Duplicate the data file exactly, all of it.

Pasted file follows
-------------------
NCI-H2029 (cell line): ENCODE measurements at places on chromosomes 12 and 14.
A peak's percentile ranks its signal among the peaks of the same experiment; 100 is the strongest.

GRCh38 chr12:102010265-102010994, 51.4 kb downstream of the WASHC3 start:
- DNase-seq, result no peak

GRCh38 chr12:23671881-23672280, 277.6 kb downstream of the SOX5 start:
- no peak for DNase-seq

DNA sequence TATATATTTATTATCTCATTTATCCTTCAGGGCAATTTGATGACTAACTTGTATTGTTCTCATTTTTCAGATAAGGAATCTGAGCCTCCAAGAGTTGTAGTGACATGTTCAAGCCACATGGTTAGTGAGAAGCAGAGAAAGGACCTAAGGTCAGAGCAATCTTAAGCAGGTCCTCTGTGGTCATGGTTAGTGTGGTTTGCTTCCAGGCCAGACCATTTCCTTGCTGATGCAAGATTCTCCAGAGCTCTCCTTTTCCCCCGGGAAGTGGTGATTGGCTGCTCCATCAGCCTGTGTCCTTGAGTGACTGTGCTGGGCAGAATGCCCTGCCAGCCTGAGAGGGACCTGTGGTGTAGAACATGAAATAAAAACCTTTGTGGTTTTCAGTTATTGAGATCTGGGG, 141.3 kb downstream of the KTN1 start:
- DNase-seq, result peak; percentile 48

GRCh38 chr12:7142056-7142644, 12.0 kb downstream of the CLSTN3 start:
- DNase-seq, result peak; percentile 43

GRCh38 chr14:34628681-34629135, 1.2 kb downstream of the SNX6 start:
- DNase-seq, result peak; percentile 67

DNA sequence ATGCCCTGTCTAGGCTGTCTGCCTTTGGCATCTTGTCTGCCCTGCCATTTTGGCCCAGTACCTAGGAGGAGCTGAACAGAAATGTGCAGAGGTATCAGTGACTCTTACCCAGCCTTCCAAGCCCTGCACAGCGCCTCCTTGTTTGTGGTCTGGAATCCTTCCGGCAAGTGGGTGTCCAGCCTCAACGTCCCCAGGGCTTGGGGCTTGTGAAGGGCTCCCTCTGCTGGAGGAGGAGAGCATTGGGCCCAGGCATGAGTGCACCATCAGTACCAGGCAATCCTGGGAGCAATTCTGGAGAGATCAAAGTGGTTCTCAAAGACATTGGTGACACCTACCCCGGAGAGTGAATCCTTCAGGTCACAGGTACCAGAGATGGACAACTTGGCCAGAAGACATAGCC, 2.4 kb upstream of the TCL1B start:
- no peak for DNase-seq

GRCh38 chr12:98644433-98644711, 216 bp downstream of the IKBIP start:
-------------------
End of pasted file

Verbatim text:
NCI-H2029 (cell line): ENCODE measurements at places on chromosomes 12 and 14.
A peak's percentile ranks its signal among the peaks of the same experiment; 100 is the strongest.

GRCh38 chr12:102010265-102010994, 51.4 kb downstream of the WASHC3 start:
- DNase-seq, result no peak

GRCh38 chr12:23671881-23672280, 277.6 kb downstream of the SOX5 start:
- no peak for DNase-seq

DNA sequence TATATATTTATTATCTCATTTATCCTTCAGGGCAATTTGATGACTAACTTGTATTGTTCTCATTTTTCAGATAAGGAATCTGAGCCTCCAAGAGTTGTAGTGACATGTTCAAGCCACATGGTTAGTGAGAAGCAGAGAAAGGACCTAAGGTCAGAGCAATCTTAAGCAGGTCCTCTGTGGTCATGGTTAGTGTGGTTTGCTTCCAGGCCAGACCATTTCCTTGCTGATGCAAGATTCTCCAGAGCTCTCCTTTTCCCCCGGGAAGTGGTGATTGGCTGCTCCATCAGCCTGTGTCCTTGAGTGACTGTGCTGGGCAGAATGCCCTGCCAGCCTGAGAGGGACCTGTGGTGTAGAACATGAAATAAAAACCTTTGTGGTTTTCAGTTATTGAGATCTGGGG, 141.3 kb downstream of the KTN1 start:
- DNase-seq, result peak; percentile 48

GRCh38 chr12:7142056-7142644, 12.0 kb downstream of the CLSTN3 start:
- DNase-seq, result peak; percentile 43

GRCh38 chr14:34628681-34629135, 1.2 kb downstream of the SNX6 start:
- DNase-seq, result peak; percentile 67

DNA sequence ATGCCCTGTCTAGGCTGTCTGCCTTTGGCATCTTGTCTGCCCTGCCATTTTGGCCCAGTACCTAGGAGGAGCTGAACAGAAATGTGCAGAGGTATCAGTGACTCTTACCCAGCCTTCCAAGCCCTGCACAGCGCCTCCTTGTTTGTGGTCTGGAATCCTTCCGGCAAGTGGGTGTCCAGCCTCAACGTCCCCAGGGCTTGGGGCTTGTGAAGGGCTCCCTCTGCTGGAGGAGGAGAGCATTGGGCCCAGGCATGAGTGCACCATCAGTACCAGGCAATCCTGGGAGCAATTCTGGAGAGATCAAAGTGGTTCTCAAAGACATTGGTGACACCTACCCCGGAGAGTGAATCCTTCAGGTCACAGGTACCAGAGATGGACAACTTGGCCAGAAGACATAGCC, 2.4 kb upstream of the TCL1B start:
- no peak for DNase-seq

GRCh38 chr12:98644433-98644711, 216 bp downstream of the IKBIP start: